integration that constitutes the hallmark of the peoples of the South because we are united by our history and by Mother Earth because we are Unasur."">
in a statement issued Monday, the Bolivian Ministry of Foreign Affairs has said that "beyond the circumstances that led (Colombia) to this decision, we are convinced that South American integration will transcend the current political situation," and asked the Colombian government led by Duque, to reconsider their position.
"The Plurinational State of Bolivia reiterates the invitation to the countries of South America and especially to the Government of Colombia to initiate a profound process of reflection focused on what unites us," stated the Bolivian Foreign Ministry.
Colombia's newest government, which is led by Ivan Duque who assumed office on Aug. 7, announced Friday that it will withdraw from Unasur. The decision was based on political differences with Venezuela, a sentiment already shared by then-candidate Duque, during his presidential campaign.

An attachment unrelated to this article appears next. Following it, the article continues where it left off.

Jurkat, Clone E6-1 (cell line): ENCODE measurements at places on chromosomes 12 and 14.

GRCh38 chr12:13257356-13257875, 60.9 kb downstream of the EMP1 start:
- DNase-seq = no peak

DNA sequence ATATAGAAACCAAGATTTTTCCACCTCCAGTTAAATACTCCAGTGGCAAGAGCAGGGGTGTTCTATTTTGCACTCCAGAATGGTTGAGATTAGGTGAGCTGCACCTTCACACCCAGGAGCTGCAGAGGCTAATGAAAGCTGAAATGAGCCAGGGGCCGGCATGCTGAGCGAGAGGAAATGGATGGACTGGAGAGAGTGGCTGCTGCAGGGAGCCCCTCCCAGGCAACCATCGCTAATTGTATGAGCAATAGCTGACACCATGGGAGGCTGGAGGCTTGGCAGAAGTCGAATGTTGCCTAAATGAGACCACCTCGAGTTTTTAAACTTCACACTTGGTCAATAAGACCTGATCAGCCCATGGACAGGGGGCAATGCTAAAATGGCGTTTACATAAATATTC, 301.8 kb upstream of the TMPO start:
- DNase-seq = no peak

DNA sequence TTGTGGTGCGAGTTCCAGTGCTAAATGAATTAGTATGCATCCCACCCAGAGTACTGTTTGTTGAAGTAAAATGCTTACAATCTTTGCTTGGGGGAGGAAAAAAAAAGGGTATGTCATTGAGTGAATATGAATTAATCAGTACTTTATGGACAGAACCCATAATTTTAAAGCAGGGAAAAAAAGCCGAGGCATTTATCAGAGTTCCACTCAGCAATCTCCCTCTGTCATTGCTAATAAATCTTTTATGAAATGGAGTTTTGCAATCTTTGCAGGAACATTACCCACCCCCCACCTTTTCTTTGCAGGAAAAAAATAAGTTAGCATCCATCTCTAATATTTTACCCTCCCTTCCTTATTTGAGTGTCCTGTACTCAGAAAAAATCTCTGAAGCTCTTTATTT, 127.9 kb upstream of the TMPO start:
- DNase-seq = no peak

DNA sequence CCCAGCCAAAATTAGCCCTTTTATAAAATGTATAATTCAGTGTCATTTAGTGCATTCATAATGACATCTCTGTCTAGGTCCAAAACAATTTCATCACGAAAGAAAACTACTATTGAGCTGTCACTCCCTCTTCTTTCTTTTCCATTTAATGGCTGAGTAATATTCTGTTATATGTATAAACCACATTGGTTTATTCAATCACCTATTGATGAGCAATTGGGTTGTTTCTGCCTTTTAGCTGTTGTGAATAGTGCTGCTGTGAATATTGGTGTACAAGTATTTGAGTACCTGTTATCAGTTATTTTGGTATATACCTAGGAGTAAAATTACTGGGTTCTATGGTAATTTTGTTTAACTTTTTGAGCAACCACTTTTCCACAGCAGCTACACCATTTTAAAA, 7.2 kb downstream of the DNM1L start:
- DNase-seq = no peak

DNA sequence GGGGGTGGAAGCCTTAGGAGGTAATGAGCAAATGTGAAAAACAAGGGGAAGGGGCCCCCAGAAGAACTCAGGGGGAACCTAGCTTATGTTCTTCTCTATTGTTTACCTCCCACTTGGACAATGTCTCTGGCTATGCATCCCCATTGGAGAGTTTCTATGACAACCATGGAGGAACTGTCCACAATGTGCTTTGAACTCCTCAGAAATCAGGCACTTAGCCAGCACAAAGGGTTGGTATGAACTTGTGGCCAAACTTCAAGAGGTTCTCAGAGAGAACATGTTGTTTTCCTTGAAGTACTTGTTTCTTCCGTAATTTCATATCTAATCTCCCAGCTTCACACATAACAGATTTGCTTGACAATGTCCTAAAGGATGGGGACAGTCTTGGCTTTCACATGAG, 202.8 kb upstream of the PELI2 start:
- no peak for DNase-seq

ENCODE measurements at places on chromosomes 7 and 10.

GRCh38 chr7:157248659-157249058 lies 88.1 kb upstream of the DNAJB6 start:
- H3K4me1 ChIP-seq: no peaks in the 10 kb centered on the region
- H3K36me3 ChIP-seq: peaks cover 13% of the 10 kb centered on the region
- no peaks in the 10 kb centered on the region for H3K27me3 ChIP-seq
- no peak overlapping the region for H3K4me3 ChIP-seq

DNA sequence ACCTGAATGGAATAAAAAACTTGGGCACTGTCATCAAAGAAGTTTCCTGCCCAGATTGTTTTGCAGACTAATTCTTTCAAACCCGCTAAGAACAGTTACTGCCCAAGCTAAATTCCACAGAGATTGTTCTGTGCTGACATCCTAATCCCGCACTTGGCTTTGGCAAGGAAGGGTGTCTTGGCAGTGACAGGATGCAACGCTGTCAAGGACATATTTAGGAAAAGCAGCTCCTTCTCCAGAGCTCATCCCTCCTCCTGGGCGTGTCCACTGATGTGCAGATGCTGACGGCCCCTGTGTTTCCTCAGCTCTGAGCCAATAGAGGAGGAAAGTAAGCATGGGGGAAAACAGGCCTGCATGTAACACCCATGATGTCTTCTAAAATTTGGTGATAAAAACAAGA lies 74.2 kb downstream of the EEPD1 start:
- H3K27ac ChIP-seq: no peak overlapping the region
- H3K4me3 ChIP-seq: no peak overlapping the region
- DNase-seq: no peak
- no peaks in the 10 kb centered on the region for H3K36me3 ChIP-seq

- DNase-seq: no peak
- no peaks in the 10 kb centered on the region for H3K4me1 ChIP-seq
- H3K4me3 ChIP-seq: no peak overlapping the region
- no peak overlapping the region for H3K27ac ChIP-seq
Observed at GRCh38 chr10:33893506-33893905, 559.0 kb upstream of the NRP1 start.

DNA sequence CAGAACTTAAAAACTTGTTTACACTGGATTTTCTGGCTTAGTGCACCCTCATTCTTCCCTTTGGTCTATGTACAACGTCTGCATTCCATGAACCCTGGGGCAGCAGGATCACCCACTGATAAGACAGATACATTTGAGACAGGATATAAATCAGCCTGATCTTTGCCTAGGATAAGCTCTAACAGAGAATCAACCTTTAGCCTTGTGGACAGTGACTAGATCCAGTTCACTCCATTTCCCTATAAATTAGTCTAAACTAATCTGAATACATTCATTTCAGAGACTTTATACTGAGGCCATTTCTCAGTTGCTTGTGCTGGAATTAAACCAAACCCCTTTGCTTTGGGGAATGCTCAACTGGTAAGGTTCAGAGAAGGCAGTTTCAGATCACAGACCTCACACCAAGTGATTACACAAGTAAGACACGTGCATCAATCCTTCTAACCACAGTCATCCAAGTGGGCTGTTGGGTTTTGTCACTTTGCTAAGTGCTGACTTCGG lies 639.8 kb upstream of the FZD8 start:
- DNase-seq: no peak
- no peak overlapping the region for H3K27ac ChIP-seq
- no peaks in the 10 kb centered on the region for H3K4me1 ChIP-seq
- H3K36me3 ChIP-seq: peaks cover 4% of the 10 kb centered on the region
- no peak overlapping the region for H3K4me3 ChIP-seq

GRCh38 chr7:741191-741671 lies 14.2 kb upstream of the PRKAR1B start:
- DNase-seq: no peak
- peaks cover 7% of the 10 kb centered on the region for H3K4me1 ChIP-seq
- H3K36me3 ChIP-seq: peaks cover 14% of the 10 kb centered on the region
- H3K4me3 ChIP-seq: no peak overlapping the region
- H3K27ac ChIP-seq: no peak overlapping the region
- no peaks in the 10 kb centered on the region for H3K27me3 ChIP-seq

The Bolivian statement went on to describe the body as "the natural space of integration that constitutes the hallmark of the peoples of the South because we are united by our history and by Mother Earth because we are Unasur."
Last Friday, former president of Colombia Ernesto Samper, who had served as Secretary-general of Unasur, expressed his concerns about the decision taken by Ivan Duque. "I hope that the government will calmly reconsider this decision and, if it takes it, that it will evaluate the costs that this South American Brexit would imply," said Samper in his statement.